Gabon: Ali Bongo Re-elected, Protestors Set Parliament on Fire
Supporters of opposition candidate Jean Ping set fire to parts of the National Assembly Wednesday afternoon soon after the Interior Minister declared incumbent President Ali Bongo winner of Saturday presidential election, judged by EU as non-transparent.
Ali Bongo in power since 2009 has been credited with 49.80 per cent of the votes against 48.23 per cent for his rival Jen Ping, according to the minutes written by the National Permanent and Autonomous Electoral Commission (Cenap) as read out by Interior Minister Pacome Moubelet-Boubeya.
Ali Bongo beats Jean Ping with 5,000 votes in the polls where the turnout has been put at 59.46.
Jean Ping’s supporters did not wait long to take to the streets in the capital Libreville and in Port-Gentil, the second city of the country, to voice their frustrations.
In capital Libreville, supporters marched towards the Cenap headquarters but were met with riot police and security forces that dispersed the protestors with tear gas. The opposition announced a number of protestors had been injured.
A group of Jean Ping’s supporters succeeded in entering into the Parliament’s compound. They set ablaze cars and set fire to a wing of the parliament, reports say.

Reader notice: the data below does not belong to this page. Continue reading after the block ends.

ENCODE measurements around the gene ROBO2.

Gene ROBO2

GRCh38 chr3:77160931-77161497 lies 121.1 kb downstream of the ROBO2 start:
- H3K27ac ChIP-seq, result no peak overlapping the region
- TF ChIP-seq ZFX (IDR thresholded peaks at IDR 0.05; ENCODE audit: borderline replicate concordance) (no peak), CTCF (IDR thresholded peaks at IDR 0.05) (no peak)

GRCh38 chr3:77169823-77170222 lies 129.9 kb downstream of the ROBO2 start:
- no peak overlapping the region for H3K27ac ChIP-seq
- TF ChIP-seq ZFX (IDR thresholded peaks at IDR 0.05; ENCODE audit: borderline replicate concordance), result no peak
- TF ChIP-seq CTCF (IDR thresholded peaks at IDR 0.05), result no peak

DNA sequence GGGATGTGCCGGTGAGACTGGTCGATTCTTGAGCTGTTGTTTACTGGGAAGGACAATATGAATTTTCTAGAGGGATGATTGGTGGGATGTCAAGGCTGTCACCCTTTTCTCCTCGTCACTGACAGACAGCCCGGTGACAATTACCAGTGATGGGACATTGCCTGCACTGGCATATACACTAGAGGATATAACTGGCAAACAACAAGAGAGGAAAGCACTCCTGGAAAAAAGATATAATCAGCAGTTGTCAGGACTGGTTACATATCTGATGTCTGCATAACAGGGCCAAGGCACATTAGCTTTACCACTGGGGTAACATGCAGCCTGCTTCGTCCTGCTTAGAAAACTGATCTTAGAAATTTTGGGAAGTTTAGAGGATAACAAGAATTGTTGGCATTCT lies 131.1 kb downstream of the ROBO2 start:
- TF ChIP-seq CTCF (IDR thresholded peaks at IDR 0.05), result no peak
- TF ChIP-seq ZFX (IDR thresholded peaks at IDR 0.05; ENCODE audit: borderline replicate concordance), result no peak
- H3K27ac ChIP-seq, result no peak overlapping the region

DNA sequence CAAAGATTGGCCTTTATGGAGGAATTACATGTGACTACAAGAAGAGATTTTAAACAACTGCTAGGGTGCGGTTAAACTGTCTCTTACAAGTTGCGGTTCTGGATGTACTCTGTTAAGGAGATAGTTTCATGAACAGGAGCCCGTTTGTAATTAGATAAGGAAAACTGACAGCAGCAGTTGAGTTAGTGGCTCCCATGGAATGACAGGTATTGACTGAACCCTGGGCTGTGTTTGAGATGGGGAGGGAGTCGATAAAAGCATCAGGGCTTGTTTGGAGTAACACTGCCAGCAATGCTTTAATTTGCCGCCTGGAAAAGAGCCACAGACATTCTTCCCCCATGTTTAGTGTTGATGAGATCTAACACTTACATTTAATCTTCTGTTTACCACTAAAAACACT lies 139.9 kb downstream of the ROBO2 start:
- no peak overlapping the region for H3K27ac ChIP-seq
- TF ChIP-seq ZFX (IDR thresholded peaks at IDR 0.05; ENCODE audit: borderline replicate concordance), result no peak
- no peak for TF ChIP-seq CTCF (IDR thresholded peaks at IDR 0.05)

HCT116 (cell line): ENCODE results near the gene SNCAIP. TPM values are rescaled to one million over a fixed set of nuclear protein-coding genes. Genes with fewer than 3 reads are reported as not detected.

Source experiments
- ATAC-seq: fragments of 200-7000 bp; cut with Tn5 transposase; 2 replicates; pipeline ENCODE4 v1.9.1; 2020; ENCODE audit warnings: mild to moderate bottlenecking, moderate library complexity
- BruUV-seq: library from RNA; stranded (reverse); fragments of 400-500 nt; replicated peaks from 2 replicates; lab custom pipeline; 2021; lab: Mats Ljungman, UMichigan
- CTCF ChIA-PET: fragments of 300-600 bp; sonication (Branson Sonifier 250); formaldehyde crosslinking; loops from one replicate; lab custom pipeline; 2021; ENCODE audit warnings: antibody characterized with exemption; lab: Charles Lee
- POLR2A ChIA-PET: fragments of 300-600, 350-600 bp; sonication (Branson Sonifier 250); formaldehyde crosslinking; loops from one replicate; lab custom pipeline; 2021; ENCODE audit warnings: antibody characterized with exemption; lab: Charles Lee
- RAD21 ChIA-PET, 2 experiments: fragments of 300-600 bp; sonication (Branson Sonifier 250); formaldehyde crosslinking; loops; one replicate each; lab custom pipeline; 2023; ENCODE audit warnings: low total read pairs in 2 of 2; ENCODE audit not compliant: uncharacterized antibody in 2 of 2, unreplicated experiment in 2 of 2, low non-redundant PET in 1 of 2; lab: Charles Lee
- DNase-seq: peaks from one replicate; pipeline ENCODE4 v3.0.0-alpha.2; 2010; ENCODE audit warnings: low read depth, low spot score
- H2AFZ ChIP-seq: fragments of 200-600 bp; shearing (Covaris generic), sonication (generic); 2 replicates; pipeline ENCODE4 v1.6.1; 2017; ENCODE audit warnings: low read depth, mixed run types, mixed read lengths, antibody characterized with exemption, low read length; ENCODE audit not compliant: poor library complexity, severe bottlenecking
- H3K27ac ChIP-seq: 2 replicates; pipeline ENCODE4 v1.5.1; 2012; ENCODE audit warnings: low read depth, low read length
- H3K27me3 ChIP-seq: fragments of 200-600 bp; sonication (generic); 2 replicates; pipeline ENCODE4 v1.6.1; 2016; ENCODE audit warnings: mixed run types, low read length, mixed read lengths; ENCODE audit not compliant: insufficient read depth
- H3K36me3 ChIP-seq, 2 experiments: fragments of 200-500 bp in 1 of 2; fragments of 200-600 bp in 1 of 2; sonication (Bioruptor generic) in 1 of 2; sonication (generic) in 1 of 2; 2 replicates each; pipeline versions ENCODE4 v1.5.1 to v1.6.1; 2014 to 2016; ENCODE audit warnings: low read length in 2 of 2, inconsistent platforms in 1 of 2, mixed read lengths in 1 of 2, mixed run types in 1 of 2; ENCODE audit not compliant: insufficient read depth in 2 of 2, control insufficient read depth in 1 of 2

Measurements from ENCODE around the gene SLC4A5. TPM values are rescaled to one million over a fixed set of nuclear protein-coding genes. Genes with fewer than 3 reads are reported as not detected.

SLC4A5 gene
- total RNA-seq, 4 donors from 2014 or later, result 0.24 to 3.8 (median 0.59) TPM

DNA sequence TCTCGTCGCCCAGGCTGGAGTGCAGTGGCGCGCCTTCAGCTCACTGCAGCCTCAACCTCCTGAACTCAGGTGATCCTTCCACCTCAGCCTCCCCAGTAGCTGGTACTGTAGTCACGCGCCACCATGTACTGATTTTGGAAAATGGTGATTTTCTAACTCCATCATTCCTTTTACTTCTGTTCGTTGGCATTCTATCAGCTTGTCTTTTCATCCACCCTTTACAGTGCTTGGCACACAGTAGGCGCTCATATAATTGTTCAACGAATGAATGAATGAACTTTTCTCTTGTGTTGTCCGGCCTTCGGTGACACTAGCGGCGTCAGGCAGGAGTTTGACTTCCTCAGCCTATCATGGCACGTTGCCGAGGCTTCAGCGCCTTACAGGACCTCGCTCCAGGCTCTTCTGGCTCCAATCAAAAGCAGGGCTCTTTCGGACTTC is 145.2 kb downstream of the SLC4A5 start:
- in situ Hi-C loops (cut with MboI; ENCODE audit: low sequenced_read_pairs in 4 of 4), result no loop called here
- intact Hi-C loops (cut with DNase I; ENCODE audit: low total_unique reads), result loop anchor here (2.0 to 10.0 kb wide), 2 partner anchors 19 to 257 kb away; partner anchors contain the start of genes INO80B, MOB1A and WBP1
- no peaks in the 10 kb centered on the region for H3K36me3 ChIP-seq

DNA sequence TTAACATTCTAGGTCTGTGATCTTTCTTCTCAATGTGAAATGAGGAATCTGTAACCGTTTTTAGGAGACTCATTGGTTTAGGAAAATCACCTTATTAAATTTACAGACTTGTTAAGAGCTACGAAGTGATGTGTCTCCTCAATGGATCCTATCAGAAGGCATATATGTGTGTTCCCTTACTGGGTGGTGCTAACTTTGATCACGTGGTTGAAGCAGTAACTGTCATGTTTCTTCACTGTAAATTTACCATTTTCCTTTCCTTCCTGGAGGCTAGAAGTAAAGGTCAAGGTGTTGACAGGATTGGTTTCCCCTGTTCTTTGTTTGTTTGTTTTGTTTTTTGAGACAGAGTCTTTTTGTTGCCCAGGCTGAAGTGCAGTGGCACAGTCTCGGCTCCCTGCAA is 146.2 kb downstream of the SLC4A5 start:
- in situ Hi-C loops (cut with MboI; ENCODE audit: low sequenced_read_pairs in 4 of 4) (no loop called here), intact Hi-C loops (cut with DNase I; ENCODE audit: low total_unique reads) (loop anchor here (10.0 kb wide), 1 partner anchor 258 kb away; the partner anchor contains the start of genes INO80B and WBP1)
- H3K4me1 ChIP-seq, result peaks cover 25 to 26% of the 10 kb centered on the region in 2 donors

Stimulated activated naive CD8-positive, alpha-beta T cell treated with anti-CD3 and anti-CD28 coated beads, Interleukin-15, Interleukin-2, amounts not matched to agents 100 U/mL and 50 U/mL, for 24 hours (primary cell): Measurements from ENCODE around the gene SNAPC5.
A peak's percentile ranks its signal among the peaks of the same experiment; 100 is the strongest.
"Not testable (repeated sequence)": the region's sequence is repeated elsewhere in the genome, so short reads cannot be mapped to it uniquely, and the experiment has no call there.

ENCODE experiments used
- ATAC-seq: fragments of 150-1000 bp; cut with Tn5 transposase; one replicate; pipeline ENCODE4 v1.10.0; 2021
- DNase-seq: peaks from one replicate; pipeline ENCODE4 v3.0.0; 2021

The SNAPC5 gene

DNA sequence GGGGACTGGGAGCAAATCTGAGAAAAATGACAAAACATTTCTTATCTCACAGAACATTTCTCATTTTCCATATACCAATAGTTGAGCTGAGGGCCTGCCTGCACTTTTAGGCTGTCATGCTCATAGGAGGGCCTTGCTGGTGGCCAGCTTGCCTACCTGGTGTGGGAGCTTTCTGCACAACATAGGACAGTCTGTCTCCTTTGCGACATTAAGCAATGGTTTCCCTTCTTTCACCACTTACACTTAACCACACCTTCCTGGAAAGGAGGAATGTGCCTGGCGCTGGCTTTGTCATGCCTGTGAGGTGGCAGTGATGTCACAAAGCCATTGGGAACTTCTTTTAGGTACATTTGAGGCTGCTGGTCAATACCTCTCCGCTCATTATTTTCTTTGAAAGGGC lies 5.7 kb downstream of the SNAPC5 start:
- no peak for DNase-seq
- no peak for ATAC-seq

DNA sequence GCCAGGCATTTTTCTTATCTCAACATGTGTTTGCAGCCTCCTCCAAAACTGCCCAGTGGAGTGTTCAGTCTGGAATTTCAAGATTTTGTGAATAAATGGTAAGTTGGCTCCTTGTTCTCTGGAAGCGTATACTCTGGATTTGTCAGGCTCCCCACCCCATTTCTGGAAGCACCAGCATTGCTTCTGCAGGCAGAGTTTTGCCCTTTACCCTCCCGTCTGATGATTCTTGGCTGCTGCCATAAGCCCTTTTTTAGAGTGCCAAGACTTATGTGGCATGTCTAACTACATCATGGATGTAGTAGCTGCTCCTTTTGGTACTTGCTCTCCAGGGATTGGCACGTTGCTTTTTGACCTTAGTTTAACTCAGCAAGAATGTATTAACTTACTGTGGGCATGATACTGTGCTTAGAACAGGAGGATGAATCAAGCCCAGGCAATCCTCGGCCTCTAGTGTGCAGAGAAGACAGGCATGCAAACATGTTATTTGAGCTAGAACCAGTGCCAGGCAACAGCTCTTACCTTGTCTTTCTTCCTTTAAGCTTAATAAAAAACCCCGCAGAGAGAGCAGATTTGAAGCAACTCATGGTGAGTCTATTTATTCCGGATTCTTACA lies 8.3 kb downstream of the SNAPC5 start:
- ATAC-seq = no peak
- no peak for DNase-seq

Jean Ping’s camp contests the vote results in Ali Bongo’s stronghold of Haut-Ogooue where Ali Bongo reportedly won 95.46 per cent of the vote. The turnout in the stronghold was estimated at 99.93.
Paul-Marie Gondjout, one of the opposition’s representatives in Cenap walked out of the commission as he condemned plans to validate results making Ali Bongo winner.
France, the former colonial power, called for a re-count of the votes.
“We think it is necessary to publish the results of all the polling stations. The credibility of the election as well as Gabon’s international reputation are at stake,” the French Foreign Ministry said.
The EU has questioned the fairness of the election indicating that the Saturday poll “lacks transparency”. The EU’s election monitoring team in the country pointed fingers at state institutions being favorable to Ali Bongo.